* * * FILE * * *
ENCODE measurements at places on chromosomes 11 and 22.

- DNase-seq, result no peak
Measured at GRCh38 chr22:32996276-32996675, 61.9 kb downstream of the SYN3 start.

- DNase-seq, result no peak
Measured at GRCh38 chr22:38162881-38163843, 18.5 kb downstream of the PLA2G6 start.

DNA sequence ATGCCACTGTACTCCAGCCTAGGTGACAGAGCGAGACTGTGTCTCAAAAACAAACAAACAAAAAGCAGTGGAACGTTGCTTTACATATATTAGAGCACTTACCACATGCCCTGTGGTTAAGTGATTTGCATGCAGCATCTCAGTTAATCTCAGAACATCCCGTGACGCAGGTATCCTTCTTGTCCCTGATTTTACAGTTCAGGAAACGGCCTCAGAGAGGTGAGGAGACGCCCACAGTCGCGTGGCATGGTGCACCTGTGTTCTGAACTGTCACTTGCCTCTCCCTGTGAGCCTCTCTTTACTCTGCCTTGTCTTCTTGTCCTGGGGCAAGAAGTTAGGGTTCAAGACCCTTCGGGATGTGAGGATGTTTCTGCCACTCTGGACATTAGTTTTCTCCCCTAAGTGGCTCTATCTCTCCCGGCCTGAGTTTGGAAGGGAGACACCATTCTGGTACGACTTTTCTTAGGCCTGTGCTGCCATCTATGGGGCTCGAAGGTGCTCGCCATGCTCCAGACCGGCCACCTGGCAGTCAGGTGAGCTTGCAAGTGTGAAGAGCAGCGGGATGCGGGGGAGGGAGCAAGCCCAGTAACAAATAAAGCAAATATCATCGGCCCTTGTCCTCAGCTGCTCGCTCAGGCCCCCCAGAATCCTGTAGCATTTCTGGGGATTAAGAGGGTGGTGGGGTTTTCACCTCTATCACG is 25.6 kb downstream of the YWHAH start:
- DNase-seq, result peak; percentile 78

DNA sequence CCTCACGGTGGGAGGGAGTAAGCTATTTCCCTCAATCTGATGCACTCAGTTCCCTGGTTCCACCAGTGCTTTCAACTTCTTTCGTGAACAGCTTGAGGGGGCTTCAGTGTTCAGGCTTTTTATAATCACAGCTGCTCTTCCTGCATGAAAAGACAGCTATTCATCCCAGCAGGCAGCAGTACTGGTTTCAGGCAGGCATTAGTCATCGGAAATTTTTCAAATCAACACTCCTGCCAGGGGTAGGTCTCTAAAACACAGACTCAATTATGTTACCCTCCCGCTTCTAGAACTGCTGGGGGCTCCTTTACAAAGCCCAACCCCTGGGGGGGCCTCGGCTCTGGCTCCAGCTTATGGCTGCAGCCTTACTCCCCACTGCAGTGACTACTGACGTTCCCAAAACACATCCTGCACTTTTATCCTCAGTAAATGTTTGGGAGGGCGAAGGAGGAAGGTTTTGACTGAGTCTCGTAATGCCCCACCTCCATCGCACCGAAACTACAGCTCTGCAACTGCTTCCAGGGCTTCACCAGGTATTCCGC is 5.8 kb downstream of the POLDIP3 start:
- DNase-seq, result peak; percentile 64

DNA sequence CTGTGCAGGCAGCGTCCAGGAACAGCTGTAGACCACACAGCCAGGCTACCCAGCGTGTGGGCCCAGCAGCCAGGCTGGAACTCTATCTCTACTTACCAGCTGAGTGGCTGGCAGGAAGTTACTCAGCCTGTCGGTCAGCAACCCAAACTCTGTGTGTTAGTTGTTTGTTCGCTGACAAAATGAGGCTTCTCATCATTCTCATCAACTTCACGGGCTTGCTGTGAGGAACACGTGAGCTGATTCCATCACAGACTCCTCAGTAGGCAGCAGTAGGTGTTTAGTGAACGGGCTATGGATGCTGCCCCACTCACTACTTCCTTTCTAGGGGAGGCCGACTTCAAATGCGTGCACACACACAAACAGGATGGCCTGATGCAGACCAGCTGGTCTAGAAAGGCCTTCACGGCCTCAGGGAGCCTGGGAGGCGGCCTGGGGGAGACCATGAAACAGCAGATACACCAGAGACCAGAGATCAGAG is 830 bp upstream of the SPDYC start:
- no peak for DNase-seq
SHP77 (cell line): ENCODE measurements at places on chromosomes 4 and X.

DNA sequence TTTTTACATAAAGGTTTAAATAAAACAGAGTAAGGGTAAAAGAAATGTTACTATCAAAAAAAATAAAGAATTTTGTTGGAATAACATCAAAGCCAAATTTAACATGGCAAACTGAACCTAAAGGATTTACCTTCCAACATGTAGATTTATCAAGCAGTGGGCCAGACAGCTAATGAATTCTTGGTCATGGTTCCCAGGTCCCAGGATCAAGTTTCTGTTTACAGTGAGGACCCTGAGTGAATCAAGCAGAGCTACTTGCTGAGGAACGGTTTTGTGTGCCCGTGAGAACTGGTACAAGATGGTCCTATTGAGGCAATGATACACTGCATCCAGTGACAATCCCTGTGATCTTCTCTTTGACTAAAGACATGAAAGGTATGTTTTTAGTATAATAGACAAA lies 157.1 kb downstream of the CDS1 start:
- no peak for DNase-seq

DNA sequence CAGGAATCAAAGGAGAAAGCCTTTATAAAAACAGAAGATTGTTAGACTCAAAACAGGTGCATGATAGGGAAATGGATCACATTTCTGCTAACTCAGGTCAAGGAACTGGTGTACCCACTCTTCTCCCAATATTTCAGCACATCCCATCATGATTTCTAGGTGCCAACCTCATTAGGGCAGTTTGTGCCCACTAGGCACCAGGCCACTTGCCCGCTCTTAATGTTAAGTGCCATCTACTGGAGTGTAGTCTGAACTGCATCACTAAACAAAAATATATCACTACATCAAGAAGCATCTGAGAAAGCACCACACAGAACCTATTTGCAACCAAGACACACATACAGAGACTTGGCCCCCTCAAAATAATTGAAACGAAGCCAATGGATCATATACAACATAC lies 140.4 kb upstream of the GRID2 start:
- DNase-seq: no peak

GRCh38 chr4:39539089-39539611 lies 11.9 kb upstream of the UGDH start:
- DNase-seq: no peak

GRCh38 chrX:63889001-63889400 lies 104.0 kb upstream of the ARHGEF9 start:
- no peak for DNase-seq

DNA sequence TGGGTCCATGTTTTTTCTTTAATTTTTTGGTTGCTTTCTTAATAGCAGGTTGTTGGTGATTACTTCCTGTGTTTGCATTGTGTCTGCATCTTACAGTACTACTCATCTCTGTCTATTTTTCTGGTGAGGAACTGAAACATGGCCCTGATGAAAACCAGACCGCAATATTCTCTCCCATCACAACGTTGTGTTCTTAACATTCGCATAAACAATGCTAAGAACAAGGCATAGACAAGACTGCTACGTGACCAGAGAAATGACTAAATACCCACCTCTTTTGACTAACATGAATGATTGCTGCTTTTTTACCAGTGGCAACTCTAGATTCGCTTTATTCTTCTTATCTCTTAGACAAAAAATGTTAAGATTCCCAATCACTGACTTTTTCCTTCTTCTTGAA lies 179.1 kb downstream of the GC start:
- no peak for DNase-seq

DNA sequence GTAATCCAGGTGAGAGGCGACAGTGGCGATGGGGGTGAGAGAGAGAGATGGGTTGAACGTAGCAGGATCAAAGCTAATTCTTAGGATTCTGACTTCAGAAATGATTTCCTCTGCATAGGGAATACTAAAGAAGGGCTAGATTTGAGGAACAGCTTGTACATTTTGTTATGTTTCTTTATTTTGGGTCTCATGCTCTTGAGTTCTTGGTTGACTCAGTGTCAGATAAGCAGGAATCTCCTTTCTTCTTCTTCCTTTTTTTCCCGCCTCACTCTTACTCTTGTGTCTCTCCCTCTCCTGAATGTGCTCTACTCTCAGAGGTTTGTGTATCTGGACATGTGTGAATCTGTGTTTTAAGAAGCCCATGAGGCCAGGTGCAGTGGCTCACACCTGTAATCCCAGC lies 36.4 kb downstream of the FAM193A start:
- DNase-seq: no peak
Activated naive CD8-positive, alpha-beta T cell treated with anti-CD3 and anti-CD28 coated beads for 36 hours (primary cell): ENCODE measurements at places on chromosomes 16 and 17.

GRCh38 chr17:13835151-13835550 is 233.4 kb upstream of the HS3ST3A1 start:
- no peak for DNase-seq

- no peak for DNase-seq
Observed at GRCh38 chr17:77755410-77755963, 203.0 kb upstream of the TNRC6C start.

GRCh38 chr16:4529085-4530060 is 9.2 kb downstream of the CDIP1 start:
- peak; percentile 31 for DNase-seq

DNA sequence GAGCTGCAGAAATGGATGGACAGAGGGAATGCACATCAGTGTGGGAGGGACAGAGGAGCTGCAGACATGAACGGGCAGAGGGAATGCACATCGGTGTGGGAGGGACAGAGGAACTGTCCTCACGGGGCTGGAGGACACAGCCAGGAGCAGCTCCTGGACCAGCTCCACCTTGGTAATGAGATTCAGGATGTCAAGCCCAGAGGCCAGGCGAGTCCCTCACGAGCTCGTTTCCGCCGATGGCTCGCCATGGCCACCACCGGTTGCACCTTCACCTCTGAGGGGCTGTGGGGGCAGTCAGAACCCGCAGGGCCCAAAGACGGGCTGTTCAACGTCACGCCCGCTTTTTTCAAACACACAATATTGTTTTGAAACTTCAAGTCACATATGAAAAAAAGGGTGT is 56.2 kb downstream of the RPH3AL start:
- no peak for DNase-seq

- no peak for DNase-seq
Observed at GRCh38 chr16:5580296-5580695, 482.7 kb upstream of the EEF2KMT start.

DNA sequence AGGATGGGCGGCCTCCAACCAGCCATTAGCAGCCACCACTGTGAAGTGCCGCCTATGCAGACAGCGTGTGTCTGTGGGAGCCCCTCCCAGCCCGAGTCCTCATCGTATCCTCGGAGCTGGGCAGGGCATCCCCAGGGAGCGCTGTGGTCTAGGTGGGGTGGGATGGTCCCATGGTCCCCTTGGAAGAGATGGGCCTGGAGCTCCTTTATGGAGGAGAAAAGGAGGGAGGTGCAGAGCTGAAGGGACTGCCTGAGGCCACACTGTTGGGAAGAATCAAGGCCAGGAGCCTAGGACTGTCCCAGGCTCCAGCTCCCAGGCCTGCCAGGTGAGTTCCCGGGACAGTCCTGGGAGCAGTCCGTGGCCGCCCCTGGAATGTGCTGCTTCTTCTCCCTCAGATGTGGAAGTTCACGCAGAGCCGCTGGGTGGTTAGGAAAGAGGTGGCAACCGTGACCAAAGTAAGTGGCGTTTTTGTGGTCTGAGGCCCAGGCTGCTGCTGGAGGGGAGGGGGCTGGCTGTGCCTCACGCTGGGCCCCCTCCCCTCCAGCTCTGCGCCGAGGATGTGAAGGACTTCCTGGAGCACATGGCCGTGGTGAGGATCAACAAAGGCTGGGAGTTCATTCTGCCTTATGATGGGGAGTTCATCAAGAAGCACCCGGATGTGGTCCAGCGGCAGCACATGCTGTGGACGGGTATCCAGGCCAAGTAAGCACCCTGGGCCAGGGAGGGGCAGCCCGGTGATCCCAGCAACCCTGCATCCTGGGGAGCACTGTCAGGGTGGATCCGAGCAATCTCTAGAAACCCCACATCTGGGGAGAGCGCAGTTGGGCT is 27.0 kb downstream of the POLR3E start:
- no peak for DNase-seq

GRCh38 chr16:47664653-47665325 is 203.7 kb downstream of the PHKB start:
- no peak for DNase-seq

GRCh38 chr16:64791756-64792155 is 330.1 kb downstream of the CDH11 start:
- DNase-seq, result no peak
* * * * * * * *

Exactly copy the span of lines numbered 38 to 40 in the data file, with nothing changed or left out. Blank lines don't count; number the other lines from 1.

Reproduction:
GRCh38 chr16:47664653-47665325 is 203.7 kb downstream of the PHKB start:
- no peak for DNase-seq

GRCh38 chr16:64791756-64792155 is 330.1 kb downstream of the CDH11 start: